University of Maryland School of Public Health
Dissertation Title: "Prenatal Care in the United States: Improving Quality Measurement, Access to Care, and Outcomes"
Prenatal care anchors policy and public health approaches to improving maternal and child health in the United States. However, little is understood about the quality of this care and how to promote equitable access. In this dissertation, I developed new measures of prenatal care quality and evaluated two programs that could improve access to care and outcomes for low-income pregnant people.
In Chapter 1, we developed new measures of guideline-based prenatal care and documented their variation in a commercially insured population. Prenatal care quality measurement efforts have focused on the number of prenatal visits, or prenatal care adequacy, rather than the services received. We used a large dataset of commercial health insurance claims to measure whether patients received 8 prenatal services recommended by clinical guidelines. We found that, on average, patients only received 6 of the 8 services, and receiving more prenatal visits was not associated with more guideline-based care. Guideline-based care also varied across the population. For example, rates of Tdap vaccination were 27% lower in counties with low median income and 13% lower in counties with a high proportion of non-Hispanic Black residents. This work demonstrated that measuring guideline-based care is feasible and may capture quality of prenatal care better than visit count or adequacy alone.
Chapter 2 is an evaluation of a prenatal nurse home visiting program, the Nurse Family Partnership (NFP), which aims to improve prenatal care utilization and pregnancy health. We conducted a randomized controlled trial among 5,670 Medicaid-eligible pregnant individuals in South Carolina. We used an intent-to-treat approach to compare outcomes between the two groups during pregnancy using birth certificates, hospital discharge, and Medicaid claims data. We found no statistically significant change in the intensity of prenatal care utilization, no improvement in receipt of guideline-based prenatal care services, and no change in use of specialist care, smoking cessation, or gestational weight gain. These results were consistent in a subgroup of participants considered particularly vulnerable to challenges during pregnancy and parenthood (46.9% of the sample) and among Black non-Hispanic participants (55.5%). Our findings may reflect the limitations of individual-focused programming and suggest that more systemic or structural solutions are needed to address barriers to high quality prenatal care and to improve pregnancy health.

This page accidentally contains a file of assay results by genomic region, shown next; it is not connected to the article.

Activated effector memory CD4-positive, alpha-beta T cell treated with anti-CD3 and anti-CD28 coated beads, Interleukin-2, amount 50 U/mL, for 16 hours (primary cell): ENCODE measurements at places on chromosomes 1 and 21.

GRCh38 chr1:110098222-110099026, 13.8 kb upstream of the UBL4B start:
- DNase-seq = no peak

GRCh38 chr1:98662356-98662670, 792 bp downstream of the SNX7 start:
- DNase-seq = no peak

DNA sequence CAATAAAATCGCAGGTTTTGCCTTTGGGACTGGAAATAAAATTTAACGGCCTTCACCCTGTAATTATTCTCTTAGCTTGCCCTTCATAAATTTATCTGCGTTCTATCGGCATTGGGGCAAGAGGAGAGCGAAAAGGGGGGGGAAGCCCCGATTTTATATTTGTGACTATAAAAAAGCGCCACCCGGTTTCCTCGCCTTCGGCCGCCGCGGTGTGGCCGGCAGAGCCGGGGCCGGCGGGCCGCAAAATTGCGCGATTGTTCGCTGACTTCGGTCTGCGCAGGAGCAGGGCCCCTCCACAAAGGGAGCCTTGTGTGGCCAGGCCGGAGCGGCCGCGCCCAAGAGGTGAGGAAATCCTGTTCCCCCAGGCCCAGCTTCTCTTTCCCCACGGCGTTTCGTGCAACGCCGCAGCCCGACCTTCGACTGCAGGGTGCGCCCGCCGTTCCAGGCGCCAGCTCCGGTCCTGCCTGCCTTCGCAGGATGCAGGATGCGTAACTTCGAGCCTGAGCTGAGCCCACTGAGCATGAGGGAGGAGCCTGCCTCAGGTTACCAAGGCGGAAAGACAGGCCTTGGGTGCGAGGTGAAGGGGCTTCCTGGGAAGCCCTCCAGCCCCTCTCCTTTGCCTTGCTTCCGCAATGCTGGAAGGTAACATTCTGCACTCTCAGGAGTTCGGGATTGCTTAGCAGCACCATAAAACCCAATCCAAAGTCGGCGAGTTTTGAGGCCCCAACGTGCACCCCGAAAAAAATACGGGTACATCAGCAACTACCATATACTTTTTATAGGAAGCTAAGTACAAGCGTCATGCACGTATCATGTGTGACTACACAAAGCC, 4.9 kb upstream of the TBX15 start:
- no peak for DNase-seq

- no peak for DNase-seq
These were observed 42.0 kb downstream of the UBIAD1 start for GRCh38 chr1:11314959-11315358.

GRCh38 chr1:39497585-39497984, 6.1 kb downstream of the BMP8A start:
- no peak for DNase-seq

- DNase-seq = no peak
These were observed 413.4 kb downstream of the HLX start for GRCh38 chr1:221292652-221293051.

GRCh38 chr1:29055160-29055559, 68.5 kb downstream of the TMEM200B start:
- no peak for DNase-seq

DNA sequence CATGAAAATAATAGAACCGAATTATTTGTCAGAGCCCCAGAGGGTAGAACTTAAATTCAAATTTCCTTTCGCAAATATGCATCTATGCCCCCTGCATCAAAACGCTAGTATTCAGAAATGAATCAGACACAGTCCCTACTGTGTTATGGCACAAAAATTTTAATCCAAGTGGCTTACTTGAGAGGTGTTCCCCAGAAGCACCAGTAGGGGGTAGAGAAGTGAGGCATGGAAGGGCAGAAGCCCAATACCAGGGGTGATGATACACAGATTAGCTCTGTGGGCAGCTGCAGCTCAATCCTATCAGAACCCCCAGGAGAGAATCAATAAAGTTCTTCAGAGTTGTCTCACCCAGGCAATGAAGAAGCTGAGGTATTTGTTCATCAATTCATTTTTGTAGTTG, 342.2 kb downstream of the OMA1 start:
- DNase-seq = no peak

In Chapter 3, we studied a structural approach to increasing access to high-quality primary and prenatal care for people of reproductive age. Federally Qualified Health Centers (FQHCs) provide affordable health care to low-income individuals, including nearly 1 in 10 pregnant people. We studied whether the expansion of FQHCs between 2011-2016 improved early prenatal care initiation, low birth weight, and preterm birth among Medicaid-covered individuals in California. We used a synthetic control approach to compare areas that received their first FQHC early in the study period to areas that received it later, or that never had an FQHC. We used the Health Resources and Services Administration’s Uniform Data System to identify treated areas and measured the outcomes in California vital records data. We found no statistically significant impact on the three primary outcomes, and no evidence that this result was driven by demographic changes in the birthing population. This result suggests that access to primary and prenatal care may not be sufficient for improving these outcomes at the population level. More targeted strategies may be needed to improve access to high-quality outpatient care for pregnant individuals.